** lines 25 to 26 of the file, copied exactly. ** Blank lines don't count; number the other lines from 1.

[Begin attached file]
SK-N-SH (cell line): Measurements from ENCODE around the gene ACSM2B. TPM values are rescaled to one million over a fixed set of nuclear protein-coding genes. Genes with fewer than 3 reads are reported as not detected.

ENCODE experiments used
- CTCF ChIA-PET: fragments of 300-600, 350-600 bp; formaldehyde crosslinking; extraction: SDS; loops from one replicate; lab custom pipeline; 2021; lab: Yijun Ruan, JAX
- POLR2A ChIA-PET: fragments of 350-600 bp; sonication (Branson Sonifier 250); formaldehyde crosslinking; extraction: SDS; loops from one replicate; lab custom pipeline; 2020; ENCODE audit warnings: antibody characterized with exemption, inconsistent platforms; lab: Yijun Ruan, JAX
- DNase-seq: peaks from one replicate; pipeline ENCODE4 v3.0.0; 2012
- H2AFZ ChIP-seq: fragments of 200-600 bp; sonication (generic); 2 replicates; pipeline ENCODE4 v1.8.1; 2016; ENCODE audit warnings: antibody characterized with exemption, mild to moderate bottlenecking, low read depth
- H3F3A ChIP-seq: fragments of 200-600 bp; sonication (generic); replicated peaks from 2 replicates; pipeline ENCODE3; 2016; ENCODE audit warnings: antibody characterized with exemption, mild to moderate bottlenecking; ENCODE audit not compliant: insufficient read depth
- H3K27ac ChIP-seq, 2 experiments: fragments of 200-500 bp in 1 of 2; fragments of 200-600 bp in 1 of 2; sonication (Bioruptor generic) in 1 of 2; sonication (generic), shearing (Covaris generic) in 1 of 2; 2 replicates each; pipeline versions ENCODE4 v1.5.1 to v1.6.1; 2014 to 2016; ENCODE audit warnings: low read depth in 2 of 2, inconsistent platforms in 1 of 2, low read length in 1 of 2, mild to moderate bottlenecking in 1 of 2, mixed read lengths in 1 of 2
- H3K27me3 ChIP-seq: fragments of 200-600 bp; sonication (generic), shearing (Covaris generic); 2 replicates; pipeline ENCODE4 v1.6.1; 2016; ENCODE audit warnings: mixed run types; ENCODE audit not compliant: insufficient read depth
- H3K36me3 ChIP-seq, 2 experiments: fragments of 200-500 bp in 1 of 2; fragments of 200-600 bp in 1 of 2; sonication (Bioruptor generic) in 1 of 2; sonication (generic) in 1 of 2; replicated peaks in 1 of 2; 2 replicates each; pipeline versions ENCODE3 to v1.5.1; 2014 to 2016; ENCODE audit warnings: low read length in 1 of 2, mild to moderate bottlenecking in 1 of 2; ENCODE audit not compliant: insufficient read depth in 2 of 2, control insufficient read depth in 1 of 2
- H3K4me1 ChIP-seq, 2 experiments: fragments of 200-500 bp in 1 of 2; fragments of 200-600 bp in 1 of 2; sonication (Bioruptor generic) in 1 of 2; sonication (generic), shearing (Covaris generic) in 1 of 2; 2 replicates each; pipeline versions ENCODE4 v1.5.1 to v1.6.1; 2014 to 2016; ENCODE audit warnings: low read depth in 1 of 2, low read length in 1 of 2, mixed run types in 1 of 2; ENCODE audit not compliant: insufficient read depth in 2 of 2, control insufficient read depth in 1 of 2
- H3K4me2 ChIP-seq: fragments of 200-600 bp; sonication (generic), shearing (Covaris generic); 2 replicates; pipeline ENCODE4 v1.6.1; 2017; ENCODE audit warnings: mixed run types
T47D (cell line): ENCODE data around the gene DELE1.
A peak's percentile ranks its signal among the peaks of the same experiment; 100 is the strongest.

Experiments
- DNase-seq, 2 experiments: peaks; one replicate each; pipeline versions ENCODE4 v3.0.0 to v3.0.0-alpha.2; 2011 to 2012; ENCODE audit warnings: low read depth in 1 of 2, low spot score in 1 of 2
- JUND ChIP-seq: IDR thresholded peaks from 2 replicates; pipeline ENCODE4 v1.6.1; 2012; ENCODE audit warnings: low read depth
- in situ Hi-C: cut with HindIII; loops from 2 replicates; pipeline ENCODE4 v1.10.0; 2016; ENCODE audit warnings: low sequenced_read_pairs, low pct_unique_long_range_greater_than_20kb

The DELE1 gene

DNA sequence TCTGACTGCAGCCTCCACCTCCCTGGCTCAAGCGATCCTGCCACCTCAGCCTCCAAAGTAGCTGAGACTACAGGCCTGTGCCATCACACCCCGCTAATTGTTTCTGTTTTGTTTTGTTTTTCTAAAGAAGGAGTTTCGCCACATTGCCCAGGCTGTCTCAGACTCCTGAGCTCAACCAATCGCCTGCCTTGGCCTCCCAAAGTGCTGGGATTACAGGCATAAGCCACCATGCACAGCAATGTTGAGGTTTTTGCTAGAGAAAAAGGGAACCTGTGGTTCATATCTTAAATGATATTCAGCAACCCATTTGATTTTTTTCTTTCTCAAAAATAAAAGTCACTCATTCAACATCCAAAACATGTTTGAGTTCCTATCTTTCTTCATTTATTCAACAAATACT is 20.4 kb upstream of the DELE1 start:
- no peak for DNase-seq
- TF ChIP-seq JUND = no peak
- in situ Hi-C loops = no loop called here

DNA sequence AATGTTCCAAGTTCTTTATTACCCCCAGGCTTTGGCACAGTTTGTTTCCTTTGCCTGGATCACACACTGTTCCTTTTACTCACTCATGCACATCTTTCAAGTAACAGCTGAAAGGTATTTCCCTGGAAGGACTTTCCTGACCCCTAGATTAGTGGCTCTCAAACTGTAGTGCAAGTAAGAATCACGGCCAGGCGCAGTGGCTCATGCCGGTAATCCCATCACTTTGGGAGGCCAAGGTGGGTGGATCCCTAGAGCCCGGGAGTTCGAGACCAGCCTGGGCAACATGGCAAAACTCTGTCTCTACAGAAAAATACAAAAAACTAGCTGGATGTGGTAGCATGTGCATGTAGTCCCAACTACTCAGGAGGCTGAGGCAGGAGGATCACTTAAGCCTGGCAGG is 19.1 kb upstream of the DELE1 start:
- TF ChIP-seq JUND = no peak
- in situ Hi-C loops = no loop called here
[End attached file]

- TF ChIP-seq JUND = no peak
- in situ Hi-C loops = no loop called here